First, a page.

In all likelihood, nothing's going to happen when the clock strikes midnight on December 31. Still, the government has advised us all to take a few precautions -- stock up on some extra water or freeze-dried lentils, just in case. Which leads some of the more paranoid among us to believe that maybe the folks in Washington know something and they're just not telling us what it is.
But what does this have to do with music, you ask? Here are some of the effects we predict all this millennial madness will have on the music industry.
January 1, 2000:
Ticketmaster loses all of its data detailing the actual services and courtesies rendered in exchange for its per-ticket service and courtesy charges. As panicked computer programmers scramble to rebuild the system, they ask Ticketmaster CEO Terry Barnes if he has any idea what all of the charges are for. "I'm sorry, I can't help you -- but thank you for calling Ticketmaster," Barnes responds. He is later forced to resign when it's revealed that, indeed, Ticketmaster has not shown courtesy to a single patron -- in person, over the telephone or online -- in the past ten years. As the new company head, Larry Flynt shocks the public by announcing that the firm will begin selling tickets at face value, with no service charge, saying, "If you pay a service charge to go see Britney Spears, you should get a little personal service, if you know what I mean."
The suits at House of Blues Entertainment hold a press conference in Denver announcing that, unfortunately, all of the company files relating to the Backstreet Boys ticket-broker scandal (wherein a huge block of primo tickets to the band's Halloween performance were sold to ticket brokers, by the promoter, for a sizable markup over face value) were lost in an office fire sparked by a non-Y2K-compliant fax machine. The machine blew up when company president Jay Marciano attempted to send over a proposal for a new HOB restaurant in Kuwait City. Also lost in the blaze was accounting information for every show Universal Concerts handled before it was swallowed by HOB in July 1999 -- diminishing any hope of determining whether the mammoth promoter routinely sold large blocks of tickets to brokers in the past, as has been alleged by former employees. Company vice president Mark Norman tells the eager media gathered at the Pepsi Center that "the company would have been vindicated by the sadly scorched documents. But since they were torched, burned and charred beyond recognition, you'll just have to take our word for it: We've never sold tickets to brokers. We promise!" Denver Post reporter and music scribe G. Brown later discovers that some of his fellow members in the press corps paid more than $350 for their front-row seats at the press conference.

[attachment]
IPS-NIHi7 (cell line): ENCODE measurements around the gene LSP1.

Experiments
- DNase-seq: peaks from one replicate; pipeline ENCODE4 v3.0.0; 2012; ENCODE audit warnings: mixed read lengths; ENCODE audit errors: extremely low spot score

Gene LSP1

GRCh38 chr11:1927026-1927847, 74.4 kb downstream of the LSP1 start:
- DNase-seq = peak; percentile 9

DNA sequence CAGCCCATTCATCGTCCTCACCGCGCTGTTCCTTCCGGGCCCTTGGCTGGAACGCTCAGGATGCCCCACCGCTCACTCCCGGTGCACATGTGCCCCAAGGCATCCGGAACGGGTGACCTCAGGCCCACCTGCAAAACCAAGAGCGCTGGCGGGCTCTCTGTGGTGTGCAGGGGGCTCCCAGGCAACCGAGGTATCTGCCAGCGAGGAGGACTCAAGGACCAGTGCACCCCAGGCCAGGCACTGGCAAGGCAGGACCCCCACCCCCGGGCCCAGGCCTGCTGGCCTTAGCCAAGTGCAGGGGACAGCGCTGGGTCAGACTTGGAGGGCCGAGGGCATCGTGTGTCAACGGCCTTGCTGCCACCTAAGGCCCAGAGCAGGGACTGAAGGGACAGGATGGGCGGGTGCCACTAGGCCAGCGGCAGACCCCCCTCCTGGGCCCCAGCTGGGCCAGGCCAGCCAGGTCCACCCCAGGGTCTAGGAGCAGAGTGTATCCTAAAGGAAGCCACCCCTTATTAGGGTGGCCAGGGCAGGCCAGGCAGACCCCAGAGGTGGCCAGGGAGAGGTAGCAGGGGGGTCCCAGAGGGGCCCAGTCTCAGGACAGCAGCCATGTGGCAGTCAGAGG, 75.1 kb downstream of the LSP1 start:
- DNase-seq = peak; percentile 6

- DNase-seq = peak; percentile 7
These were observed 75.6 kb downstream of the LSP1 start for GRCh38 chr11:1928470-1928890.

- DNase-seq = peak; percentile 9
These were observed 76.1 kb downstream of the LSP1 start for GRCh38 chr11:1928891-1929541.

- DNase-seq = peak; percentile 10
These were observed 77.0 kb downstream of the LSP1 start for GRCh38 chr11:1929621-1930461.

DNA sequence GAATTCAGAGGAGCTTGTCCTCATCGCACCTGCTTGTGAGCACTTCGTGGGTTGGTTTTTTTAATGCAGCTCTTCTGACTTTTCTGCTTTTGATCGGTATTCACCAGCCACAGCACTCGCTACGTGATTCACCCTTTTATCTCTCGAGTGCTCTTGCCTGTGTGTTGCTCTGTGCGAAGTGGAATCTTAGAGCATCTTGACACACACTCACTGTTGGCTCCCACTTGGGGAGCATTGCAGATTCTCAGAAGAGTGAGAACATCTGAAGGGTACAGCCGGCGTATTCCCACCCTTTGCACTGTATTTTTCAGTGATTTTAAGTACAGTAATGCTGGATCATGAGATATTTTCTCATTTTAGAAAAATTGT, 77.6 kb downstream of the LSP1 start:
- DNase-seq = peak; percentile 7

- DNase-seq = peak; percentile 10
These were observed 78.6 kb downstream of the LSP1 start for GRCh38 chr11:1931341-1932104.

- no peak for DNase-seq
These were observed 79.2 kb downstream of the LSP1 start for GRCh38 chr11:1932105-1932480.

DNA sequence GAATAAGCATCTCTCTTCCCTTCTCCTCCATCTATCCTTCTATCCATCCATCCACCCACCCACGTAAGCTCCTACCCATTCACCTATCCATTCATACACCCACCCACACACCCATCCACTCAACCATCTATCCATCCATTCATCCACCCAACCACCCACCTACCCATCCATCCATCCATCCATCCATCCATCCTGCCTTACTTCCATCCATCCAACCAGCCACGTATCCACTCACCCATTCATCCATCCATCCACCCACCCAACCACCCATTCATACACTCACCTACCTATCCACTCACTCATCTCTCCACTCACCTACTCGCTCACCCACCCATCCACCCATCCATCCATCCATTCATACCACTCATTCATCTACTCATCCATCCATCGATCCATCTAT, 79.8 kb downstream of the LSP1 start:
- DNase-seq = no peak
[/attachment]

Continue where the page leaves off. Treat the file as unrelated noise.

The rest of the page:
Though still pissed about the HOB debacle, The Firm, a Los Angeles-based company that manages the Backstreet Boys, begins to panic when execs realize that their cash-cow act is steadily approaching what could be mistaken for adulthood. Desperate, they form the first strange split-bill revival tour of the century with Backstreet Boys II Men Without Hats. The tour (each night's finale is a harmonic rendition of "Safety Dance") fails to impress the Backstreets' former audience of largely pre-pubescent females, drawing instead large hordes of confused gay men and the occasional leprechaun.